In the News: July 20–26
Sg2 is dedicated to helping our clients interpret the latest news and trends in health care. Below you’ll find our analysis of this week’s key industry headlines, along with links to related Sg2 resources.
Major Immunotherapy Advance Set for FDA Approval
Chimeric antigen receptor T-cell therapy, called CAR-T cell immunotherapy, has been unanimously recommended for approval by the FDA; if it passes, this will mark the first time the FDA has approved anything considered a “gene therapy product.” The new cancer treatment works by genetically engineering T cells from a patient’s immune system to only attack cancer cells, while leaving healthy tissues untouched.
Sg2 believes that precision medicine will continue to play an increasingly integral part in the cancer care pathway, offering patient-specific approaches to screening, diagnosis, treatment and monitoring. To learn more about growth opportunities in cancer services, read the Sg2 report: Cancer Service Line Forecast 2017.
Rural, Suburban and Urban EMS Response Times Reviewed
In a recent JAMA Surgery study, 1.7 million emergency medical service (EMS) runs, classified as rural, suburban or urban, from 485 agencies were analyzed to assess the disparities in arrival time, and their implications, between geographic areas. The study identified the average urban and suburban wait times to be 6 minutes, while the average rural wait time was 13 minutes. The additional 7 minutes of wait time for rural areas carries negative implications for patients; however, it provides opportunity for the exploration of additional avenues for timely patient care.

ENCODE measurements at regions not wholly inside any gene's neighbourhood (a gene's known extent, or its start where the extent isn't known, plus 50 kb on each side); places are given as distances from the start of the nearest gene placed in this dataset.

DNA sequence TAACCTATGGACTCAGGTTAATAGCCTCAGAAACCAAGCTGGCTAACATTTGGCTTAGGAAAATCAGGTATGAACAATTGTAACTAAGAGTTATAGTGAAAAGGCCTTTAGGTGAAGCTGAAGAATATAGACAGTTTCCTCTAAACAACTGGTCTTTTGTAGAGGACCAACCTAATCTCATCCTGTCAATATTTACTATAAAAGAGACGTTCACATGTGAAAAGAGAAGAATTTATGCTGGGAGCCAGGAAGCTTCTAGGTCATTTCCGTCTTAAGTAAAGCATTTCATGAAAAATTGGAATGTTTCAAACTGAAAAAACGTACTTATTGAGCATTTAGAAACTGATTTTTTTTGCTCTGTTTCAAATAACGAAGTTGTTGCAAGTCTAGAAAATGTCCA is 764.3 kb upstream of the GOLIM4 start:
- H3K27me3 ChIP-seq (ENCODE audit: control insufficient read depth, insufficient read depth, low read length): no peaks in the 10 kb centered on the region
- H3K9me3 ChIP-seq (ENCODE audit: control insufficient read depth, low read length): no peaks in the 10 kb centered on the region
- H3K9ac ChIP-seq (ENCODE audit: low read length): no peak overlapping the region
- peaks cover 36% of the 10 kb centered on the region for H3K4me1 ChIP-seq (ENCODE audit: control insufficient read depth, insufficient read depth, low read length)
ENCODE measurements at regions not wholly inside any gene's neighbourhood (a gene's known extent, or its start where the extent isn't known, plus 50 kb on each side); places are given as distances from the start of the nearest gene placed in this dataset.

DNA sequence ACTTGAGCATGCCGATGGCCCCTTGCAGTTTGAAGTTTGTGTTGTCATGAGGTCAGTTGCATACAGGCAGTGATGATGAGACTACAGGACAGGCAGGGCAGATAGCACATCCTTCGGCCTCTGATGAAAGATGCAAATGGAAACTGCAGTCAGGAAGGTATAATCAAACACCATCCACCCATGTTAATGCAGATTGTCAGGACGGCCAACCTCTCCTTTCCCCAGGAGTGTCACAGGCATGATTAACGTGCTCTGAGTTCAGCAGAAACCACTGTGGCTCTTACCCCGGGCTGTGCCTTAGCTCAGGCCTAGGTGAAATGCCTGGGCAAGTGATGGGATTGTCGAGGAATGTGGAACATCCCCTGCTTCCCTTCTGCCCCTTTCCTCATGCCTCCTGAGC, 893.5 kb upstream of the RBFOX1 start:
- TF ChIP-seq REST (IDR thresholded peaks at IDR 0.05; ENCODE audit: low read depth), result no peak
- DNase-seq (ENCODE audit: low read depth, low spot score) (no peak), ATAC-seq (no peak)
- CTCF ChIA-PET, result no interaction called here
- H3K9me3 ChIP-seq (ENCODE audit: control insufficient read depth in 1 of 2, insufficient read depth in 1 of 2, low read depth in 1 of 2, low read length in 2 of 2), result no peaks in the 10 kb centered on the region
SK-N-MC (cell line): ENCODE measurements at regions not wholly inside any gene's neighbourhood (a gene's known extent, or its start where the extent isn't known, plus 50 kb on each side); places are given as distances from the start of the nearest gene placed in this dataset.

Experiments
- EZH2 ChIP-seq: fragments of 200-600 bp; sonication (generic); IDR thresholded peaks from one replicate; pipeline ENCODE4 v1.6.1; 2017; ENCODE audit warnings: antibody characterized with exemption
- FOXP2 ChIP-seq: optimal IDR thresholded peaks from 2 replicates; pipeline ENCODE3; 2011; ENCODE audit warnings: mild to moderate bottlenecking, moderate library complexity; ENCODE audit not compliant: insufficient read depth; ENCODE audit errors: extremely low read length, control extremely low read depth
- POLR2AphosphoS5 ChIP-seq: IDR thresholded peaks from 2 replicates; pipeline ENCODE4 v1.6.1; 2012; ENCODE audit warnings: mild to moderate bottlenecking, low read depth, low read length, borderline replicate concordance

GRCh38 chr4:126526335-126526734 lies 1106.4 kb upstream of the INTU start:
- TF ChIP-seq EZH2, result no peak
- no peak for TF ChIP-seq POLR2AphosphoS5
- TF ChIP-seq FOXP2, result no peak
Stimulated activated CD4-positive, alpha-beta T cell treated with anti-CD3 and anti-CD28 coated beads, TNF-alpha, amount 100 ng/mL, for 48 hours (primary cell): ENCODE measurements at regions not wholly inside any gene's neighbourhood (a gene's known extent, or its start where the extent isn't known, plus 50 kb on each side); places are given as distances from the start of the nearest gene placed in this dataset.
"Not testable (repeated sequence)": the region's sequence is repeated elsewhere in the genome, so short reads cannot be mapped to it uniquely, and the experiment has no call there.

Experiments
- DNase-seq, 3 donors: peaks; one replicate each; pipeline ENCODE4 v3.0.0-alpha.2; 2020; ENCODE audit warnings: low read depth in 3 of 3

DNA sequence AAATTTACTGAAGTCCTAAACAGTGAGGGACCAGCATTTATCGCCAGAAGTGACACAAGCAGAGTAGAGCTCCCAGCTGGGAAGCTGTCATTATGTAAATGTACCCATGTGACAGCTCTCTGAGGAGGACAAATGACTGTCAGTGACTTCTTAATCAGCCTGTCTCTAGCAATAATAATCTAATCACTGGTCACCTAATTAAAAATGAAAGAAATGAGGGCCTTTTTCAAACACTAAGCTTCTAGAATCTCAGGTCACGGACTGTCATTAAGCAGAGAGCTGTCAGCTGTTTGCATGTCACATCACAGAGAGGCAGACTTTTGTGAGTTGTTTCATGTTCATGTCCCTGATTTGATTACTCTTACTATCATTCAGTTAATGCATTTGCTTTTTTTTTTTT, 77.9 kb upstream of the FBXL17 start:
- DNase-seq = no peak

Sg2 experts feel there is opportunity to establish innovative partnerships and care pathways to provide effective care to rural patients. To learn more about improving access to rural areas, read the Sg2 Expert Insight: Collaborating With Rural Providers to Find Growth.
Direct-to-Consumer Genomics Are on the Rise
Three months after consumer genetics firm 23andMe received FDA approval for disease risk assessments, new tech start-up Helix is launching a “DNA app store.” Helix offers selective genomic sequencing, with a series of lifestyle-friendly applications designed to help consumers understand and interpret their genomic data. The apps span a variety of categories (eg, ancestry, fitness, health, nutrition) and have garnered interest from major providers like Mayo Clinic and Mount Sinai Health System.
While these products are gaining popularity among consumers, some scientists express concern about the dangers of providing information to consumers who may not be able to evaluate clinical usefulness and value. Further, the results of these tests can be extremely difficult to interpret and even misleading. To hear Sg2 experts discuss the implications of consumer genomics (and more), listen to the Sg2 tech netcast: Health Tech Weekly: Ordering Some New Genes… Tests.